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Pelvic Congestion Syndrome


Submitted by Yasmin Chaudhri, MD


         Common cause of chronic pelvic pain


o       Approximately 10% of the general female population may have pelvic varices, and 60% of those women may develop this syndrome

         Clinical Symptoms

o       Chronic dull pelvic pain, pressure, and heaviness

o       Often associated with movement, posture, and activities that increase abdominal pressure

o       Unilateral or bilateral

o       Often asymmetric

o       Physical examination findings

         Varicose veins and ovarian point tenderness


o       Probably multifactorial and may include:

o       Dilated and tortuous ovarian veins secondary to retrograde flow through incompetent valves

o       Obstructing anatomic anomalies

         Retroaortic left renal vein

         Left ovarian vein congestion due to compression of the left renal vein by the superior mesenteric artery (nutcracker phenomenon)

         Right common iliac vein compression

         Secondary congestion can be seen in various disorders including:

         Valvular incompetence

         Portal hypertension

         Acquired inferior vena cava syndrome

         Risk Factors

o       Hereditary factors

o       Hormonal influence

o       Pelvic surgery

o       Retroverted uterus

o       History of varicose veins

o       Multiple pregnancies

         Imaging Findings

o       Venography

         Direct visualization of dilated pelvic veins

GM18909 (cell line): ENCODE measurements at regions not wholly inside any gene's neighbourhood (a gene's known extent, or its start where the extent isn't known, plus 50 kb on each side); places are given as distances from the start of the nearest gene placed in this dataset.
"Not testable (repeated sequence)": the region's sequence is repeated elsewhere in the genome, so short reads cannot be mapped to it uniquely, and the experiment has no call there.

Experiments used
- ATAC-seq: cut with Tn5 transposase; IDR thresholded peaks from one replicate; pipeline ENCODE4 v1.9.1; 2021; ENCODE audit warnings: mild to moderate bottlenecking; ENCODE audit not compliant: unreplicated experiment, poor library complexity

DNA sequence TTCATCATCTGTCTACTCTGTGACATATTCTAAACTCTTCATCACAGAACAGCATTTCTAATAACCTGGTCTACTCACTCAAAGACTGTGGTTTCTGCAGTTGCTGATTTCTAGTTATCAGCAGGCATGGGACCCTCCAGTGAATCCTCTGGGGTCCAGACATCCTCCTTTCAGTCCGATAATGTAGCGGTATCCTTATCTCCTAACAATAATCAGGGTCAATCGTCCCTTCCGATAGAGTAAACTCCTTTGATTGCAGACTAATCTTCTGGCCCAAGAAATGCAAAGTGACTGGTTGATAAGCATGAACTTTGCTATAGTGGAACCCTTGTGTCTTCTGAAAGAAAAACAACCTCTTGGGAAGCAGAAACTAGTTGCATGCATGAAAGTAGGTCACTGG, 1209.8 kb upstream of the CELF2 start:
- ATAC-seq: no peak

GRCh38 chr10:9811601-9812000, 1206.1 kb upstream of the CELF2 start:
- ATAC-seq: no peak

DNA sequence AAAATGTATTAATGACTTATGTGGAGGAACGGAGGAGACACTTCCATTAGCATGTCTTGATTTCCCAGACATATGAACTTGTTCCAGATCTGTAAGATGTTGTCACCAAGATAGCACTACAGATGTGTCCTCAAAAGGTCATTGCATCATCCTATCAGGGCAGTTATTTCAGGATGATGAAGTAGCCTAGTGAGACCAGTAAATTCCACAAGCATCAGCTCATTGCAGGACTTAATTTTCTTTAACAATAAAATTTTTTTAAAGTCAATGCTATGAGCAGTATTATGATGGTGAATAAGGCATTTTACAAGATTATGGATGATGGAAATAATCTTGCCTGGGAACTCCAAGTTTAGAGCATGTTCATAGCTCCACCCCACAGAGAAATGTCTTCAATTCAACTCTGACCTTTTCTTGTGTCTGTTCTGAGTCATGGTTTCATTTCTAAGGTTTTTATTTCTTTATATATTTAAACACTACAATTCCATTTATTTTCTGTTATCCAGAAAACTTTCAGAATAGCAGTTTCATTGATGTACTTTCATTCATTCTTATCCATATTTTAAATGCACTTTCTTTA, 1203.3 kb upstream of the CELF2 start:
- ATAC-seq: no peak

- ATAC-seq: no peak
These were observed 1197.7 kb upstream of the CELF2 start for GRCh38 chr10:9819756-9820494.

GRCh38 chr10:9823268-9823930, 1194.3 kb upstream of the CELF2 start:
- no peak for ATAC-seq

o       Transvaginal Ultrasound:

         Identification of multiple dilated structures around the uterus and ovaries with venous blood Doppler signal

         Dilated pelvic vein with a diameter greater than 4 mm

         Slow blood flow (about 3 cm/sec)

         Dilated arcuate vein in the myometrium communicating between bilateral pelvic varicose veins

         More than 50% of women have associated cystic ovaries



CT (top) and Color Doppler Ultrasound (bottom) of pelvis. CT of the pelvis with intravenous contrast
shows multiple, dilated and tortuous pelvic veins (red arrows) near the patient's uterus on the patient's left side. Color Doppler ultrasound of the same area demonstrates extensive venous blood Doppler signal

Click here for this photo without annotations




o       MR Imaging:

         Dilated, tortuous, enhancing tubular structures near the uterus and ovary; may see extension to the broad ligament and pelvic sidewall

         T1-weighted images: varices appear as flow voids

         Gradient-echo MR: varices have high signal intensity

         T2-weighted images: usually varices appear low in signal intensity

         3D T1 gradient-echo sequences with gadolinium: varices have high signal intensity


o       Medical Treatment

         May be used for underlying disorders

o       Procedural Treatments:

         Laparoscopic transperitoneal ligation of ovarian veins

         Percutaneous coil embolization of the gonadal vein

         Interventional stent placement for anatomic anomalies